School has started and fall is here. I recall this time of year (when I had young children) as wonderful and very, very, busy. Time to gear up after an easy summer. Don’t get me wrong summers were crazy busy, but somehow with the sun and long days, it seemed relaxed.
When I met Jim, I learned about hunting. Not that I became a hunter, but I came to appreciate what a great bonding experience it was for boys and men. It was 1970 after all. Jim was gone every weekend and sometimes 3-day midweek, from Oct 1st to Dec 1st. He traveled to very exotic places (North Dakota, Iowa and Northern Minnesota) to shoot ducks and pheasants. I did learn to cook these “delicacies”, but not well enough that he asked a lot.
Jim had a VERY OLD Pace Arrow motor home, that the hunters lived in while hunting during the season. I loved to cook, so when we started dating I offered to send food along for the weekend trips—the guys were thrilled. I made, packed, wrote heating instructions for 2 breakfasts, 3 lunches, 3 dinners, cookies, and treats for every trip. What started out as a way to win Jim’s heart (thru his stomach) turned into a volunteer catering business. I think of those days fondly, I actually miss them, but what began as a single girl’s ploy turned into a married mother’s challenge.
About the time that we married, the Pace Arrow was looking sad and very untrustworthy. It was then that I made a major mistake in saying I was concerned about the hunters’ safety driving so far in such an old vehicle. Well, we couldn't afford to replace the Pace and have insurance on three vehicles (my cute paid off car, Jim’s car, and the hunting vehicle). So I very naively offered to research if there was something I could drive, that could also be used for hunting.
No sooner were the words out of my mouth, then we visited every motorhome dealer in Minnesota. Two weeks later I was the “proud” owner/driver of a Minnie Winnebago Motorhome. In a flash, my cute little Dodge Challenger was gone, along with the old Pace Arrow and I was driving a mini motorhome everywhere, every day. My dad actually called when he heard about my new wheels to make sure Jim was being nice to me and not brainwashing me.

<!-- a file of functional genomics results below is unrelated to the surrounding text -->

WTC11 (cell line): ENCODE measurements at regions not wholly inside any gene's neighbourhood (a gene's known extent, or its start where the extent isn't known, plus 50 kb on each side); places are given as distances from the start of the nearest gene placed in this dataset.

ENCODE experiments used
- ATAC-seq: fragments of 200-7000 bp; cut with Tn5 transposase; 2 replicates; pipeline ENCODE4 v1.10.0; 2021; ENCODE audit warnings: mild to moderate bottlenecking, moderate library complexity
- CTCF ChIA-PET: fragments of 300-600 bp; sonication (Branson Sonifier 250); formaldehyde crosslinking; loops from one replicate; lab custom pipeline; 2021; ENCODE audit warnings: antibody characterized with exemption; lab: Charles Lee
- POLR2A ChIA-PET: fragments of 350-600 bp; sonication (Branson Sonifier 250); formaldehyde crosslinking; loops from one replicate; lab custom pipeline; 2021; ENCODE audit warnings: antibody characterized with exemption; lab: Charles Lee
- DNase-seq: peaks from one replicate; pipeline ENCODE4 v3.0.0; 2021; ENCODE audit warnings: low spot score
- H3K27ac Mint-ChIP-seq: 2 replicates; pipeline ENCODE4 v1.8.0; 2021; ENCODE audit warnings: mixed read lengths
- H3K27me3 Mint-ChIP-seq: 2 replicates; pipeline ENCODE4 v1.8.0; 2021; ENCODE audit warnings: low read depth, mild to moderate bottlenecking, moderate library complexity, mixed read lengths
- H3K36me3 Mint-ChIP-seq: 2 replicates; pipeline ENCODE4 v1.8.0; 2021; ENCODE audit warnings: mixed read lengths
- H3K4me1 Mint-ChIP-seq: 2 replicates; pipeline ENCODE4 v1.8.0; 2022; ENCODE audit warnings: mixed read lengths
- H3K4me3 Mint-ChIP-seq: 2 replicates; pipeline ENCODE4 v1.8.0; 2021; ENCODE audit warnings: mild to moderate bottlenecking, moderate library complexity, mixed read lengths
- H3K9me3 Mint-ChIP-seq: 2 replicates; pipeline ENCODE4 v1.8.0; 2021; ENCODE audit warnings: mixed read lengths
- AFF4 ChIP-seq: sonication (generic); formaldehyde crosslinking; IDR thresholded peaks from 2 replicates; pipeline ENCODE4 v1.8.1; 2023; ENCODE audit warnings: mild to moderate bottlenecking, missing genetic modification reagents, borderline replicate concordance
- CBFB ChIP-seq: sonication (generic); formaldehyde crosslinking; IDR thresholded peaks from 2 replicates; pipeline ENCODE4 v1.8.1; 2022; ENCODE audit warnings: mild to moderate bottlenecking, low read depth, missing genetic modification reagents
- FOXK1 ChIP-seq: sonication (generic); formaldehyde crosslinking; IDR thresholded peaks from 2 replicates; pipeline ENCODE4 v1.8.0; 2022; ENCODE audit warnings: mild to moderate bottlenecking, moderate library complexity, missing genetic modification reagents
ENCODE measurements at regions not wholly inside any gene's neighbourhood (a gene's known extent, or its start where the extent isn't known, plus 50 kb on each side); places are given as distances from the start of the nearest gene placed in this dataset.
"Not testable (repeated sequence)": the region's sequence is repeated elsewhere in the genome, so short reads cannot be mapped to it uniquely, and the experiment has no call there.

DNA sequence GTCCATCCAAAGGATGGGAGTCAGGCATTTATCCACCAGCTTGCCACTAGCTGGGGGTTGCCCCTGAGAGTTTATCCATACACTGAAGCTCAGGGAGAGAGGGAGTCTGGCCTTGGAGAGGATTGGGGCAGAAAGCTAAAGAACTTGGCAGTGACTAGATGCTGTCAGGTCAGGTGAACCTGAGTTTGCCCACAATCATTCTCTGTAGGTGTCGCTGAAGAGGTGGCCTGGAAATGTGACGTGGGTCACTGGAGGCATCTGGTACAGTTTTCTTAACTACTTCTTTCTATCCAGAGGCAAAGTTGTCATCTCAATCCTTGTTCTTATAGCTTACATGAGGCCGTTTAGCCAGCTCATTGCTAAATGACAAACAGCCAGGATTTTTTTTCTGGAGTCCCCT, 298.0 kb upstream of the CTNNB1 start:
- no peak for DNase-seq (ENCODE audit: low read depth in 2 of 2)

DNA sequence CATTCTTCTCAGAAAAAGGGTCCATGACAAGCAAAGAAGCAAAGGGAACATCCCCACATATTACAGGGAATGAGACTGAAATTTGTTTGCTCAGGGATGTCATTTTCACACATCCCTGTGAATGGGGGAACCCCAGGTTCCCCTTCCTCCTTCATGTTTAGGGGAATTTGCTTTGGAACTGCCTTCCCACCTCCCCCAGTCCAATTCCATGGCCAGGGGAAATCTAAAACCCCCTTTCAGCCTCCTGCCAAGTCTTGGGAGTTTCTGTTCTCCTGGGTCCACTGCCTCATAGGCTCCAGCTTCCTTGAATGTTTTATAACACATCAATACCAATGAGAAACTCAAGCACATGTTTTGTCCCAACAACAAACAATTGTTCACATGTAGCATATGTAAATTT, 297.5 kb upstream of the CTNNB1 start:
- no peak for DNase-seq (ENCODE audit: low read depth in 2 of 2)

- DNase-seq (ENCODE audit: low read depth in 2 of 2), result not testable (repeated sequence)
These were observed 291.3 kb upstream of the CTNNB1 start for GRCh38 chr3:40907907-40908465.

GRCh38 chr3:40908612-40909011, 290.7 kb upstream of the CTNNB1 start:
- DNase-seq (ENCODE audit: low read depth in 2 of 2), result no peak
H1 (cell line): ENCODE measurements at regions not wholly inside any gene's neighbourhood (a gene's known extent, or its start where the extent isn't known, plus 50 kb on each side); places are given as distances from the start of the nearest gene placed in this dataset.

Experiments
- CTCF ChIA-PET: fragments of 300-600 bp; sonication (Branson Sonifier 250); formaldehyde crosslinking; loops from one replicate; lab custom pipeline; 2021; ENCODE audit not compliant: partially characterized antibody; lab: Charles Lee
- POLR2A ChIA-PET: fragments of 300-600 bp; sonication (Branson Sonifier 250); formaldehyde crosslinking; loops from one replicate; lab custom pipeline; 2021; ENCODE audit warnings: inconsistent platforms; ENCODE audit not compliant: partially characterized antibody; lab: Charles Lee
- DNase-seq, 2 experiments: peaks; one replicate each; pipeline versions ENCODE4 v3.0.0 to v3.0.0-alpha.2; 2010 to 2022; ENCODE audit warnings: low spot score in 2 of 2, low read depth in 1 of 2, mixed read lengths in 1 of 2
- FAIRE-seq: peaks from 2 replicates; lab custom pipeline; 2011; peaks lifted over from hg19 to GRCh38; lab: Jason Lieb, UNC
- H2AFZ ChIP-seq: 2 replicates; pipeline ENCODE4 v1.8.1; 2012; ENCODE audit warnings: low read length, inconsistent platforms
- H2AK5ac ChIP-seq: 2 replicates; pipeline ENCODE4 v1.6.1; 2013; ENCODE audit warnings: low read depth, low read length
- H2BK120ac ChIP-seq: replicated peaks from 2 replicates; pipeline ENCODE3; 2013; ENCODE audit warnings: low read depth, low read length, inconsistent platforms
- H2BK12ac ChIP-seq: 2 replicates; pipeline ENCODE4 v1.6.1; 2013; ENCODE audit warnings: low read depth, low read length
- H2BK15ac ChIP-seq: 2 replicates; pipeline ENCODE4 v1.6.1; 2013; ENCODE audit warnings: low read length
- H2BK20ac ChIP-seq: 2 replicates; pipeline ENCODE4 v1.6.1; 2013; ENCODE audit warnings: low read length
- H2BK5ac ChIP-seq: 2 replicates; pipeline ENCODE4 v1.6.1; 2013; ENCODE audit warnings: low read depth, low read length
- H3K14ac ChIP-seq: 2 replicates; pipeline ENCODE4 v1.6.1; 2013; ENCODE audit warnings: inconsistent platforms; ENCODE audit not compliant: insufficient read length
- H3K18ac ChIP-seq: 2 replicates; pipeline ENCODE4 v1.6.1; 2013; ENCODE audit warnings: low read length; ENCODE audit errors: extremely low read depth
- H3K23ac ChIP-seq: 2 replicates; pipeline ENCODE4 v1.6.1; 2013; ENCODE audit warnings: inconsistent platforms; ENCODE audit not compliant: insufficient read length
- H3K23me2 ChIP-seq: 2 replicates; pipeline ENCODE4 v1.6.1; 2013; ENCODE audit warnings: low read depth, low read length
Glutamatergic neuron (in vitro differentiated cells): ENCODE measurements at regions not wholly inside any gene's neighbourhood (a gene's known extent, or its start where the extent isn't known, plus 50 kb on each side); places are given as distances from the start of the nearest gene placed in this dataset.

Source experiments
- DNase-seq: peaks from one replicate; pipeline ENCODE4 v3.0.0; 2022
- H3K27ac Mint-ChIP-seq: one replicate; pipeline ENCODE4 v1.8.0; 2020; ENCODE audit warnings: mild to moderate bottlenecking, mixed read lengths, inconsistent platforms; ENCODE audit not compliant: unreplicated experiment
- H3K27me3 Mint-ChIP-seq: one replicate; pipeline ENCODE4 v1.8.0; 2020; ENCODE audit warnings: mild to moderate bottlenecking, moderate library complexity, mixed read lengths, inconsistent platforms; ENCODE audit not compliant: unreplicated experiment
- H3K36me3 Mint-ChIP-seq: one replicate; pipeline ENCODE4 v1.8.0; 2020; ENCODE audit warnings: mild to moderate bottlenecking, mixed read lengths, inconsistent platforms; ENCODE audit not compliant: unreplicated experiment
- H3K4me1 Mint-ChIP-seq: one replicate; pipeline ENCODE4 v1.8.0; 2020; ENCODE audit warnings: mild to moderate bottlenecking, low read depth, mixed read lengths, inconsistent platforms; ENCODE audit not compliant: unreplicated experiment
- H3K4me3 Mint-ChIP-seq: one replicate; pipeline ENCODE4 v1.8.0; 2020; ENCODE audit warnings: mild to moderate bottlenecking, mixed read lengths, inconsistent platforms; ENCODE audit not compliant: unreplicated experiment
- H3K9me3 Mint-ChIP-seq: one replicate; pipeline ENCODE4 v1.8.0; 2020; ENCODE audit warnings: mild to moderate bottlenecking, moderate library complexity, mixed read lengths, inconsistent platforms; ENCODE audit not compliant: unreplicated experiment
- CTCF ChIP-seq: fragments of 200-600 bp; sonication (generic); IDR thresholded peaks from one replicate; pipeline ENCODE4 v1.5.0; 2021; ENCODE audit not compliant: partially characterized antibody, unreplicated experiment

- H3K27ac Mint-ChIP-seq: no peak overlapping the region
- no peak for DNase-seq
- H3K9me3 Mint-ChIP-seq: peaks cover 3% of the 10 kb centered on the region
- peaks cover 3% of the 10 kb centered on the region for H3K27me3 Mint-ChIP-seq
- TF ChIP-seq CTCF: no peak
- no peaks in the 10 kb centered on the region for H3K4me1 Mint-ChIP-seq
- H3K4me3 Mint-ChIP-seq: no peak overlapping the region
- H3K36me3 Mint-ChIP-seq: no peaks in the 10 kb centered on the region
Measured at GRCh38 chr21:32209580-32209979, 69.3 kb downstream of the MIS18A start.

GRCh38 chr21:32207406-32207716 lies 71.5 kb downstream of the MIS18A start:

Minnie and I were inseparable, and after Molly was born (colic and all) we were in it together.
Good Things about Minnie:
- Never without a bathroom
- Could always take a nap if needed
- Could have 10 friends with me
- Could drive forever – 50-gallon gas tank
Not so Good Things about Minnie:
- Parking at Grocery or Mall – all the way back in the parking lot to avoid other vehicles
- Windy days it was hard to stay in my own lane, I did get better at that after a while
- Pumping and Paying for 50 gallons of gas
When we built our first home in Eden Prairie, of course, our heated garage was built to accommodated Minnie. Jim didn’t want me to be out in the cold (with the kids) starting the vehicle.
Friends and people from Jim's work started borrowing Minnie and then I got the chance to drive many different vehicles: trucks, vans, and cars, some better than others while they used Minnie. When I was expecting Kate (#3), we bought a New Minnie and sold it to Jim's construction company; the employees loved using it with their families. My replacement was a Pinto Wagon, think a bit bigger than a mini Cooper (but nowhere near as cute or comfortable), with NO air conditioning. The car salesman said with such a small car air conditioning was not necessary – HE WAS WRONG.
In the ensuing years, I drove station wagons and several 12 passenger vans. I finally graduated to a 4 seater convertible. I suppose, if I needed to, I could put these skills to driving a long haul semi trailer.
From time to time we would borrow Minnie from the company, the kids LOVED IT and it saved a lot of stops. Now it would be a great vehicle to drive my 10 grandkids on our annual summer cottage trip.
- Do not offer a service or ability you are not sure of doing long term.
- Enjoy making someone so very happy and proud. Jim LOVED the hunting trips and was proud that I could drive Minnie—no one else’s wife did! (I wonder why?!?)
- All in, expenses of the hunting trips, each duck could have retailed at around $650 or a really nice pair of shoes. I would take the shoes!!